The case for flexible ERP systems

ERP software vendors often talk about best practices. And what’s not to like?

Best practices can speed up ERP implementations by providing an existing framework to use. This prevents the need to reinvent the wheel for functionality that is widely used in other companies. As the word “best” implies, it also provides a solution that has been proven successful by other companies, and lowers some risks associated with poor solution design.

The problem with best practices is that most businesses are complex. In addition to industry requirements, ERP solutions must meet specific requirements for vertical segments and in many cases, sub-segments. There are also company-specific requirements that must be considered. I call this The Long Tail of Customer Requirements, as shown in the chart below. Best practices seldom go far enough to meet all of a customer’s ERP requirements. Unfortunately, most current supplementary solutions for going beyond best practices can hurt a business in the long term.

The long tail of customer requirements

ERP software vendors vary greatly in best practices offered to meet the long tail of customer requirements. General ERP systems, or even industry-specific ERP solutions, brought to the level of type of work performed (e.g., manufacturing, education, software) is often too broad to be meaningfully applied to a specific business. They simply don’t help.

Vendors that go deeper by offering vertical (e.g., life sciences, consumer products, high-tech, etc.), or even sub-vertical segment (e.g., life sciences medical device manufacturing) best practices can provide greater value. However, in these examples, requirements met by the software seldom exceed 90 percent because each company has its own unique needs.

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Some vendors try to downplay the value of these unique needs, and suggest best practices are the right solution and customers should modify their processes to align with the approaches. That doesn’t work because these differences are often part of, or support, a company’s unique differentiation, which is what ultimately makes it competitive in the market. Adopting “best practices” in favor of a unique process can destroy the very differentiator and value a company delivers to customers in the first place.

Given the importance of understanding and respecting unique business processes that create value, why would ERP vendors steer customers to solutions that stops at best practices?

One reason is a lack of suitable alternatives. If a company is not going to use best practices, how will it get the system to support its needs? Traditionally, the answer has been customization.

The true cost of ERP software customizations

ERP customizations are like making a deal with the devil. They can provide the fit desired today, but in return, they are costly to create, and even more expensive to maintain.

ERP software customizations can take considerable time to implement, and that delays benefits and ROI while also creating more rigidity. Customization is like pouring concrete: given enough time and effort, you can get it to fit any form, but once it settles, it’s is almost impossible to change. As vendors release new versions of their software, customization can make upgrading incredibly difficult. Each customization must be tested in the new release, and many will break and need to be rebuilt.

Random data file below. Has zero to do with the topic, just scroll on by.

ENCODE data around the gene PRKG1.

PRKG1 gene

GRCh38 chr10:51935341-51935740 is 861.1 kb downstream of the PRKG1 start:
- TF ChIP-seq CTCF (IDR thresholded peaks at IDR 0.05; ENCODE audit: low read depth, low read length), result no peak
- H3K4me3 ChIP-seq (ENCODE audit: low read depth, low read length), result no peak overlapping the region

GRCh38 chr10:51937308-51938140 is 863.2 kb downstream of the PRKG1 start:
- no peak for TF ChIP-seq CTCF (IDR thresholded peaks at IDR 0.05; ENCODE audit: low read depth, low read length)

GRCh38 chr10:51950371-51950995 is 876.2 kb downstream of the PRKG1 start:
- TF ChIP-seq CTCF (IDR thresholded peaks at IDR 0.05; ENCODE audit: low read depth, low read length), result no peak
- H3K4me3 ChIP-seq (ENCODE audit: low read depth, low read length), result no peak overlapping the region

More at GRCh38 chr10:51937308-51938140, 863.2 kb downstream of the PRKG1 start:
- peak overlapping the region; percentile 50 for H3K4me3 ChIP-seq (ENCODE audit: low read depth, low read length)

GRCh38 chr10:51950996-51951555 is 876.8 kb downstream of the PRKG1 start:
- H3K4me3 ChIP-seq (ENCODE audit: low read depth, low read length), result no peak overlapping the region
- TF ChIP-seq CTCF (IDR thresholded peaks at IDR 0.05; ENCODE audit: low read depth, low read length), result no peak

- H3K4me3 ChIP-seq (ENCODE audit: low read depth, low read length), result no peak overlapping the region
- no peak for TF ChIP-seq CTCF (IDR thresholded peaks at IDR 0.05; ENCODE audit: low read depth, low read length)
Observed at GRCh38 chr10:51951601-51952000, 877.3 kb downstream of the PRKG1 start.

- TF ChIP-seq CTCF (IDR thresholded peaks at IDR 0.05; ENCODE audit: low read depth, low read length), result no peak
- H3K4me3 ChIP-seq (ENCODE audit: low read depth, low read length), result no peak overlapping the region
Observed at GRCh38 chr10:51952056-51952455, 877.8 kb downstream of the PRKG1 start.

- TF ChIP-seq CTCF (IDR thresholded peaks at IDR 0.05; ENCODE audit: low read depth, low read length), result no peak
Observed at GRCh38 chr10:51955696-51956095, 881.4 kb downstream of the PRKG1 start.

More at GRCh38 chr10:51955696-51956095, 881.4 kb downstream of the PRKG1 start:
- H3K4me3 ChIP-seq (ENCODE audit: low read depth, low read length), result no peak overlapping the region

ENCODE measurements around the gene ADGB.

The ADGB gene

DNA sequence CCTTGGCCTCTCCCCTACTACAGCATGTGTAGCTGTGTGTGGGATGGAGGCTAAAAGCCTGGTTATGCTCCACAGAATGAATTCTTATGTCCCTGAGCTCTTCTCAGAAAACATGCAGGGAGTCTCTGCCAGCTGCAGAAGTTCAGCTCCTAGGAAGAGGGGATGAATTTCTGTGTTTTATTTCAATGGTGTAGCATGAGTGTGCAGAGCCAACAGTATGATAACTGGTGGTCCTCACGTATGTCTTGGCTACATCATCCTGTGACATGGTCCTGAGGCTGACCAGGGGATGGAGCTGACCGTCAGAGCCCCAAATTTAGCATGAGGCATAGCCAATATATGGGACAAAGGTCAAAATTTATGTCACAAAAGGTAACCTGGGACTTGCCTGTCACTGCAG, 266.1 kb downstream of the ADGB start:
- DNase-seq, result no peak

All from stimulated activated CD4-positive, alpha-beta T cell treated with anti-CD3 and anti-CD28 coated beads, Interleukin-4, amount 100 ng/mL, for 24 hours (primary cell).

Customizations are not sustainable. In essence, you are trading fit tomorrow for fit today. In a world where the pace of change is accelerating, this is not a fair trade.

Flexibility for fit…today and tomorrow

The goal of customization is right, but its methods are not. Luckily, flexible ERP systems are being developed that can leverage best practices and provide the benefits of customization, including last-mile fit, without drawbacks such as excessive costs and version lock-in. Furthermore, flexible ERP solutions can provide a rapid response to change, and this is increasingly important as the pace of change within many industries is accelerating.

These systems, which are often No Code or Low Code, provide a way to extend the ERP solution through visual drag-and-drop or light scripting. They are built on micro-services to create a loosely-coupled system. Parts of the system can be extended without breaking the whole, and can be upgraded independently. This allows for smaller, benefit-targeted upgrades versus the traditional monolithic big bang approach.

Finally, flexible ERP systems create a platform that other applications can use to leverage the rich enterprise data at the core of the system.

While it makes sense to focus on current business requirements when selecting an ERP solution, recognizing those requirements are likely to change over time is a critical selection criteria that is often ignored. Since we don’t know what these future requirements will be, our best solution is to select a flexible ERP system. Otherwise, many companies will likely find that they are stuck in a repeated cycle of ERP replacement as their requirements change over time.

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Carter Lloyds

About the author…

Carter Lloyds is the chief marketing officer of Santa Barbara, Calif.-based QAD, Inc. (NASDAQ:QADA/QADB), a provider of enterprise resource planning (ERP) software and services to global manufacturing companies He can be reached at

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Carter Lloyds

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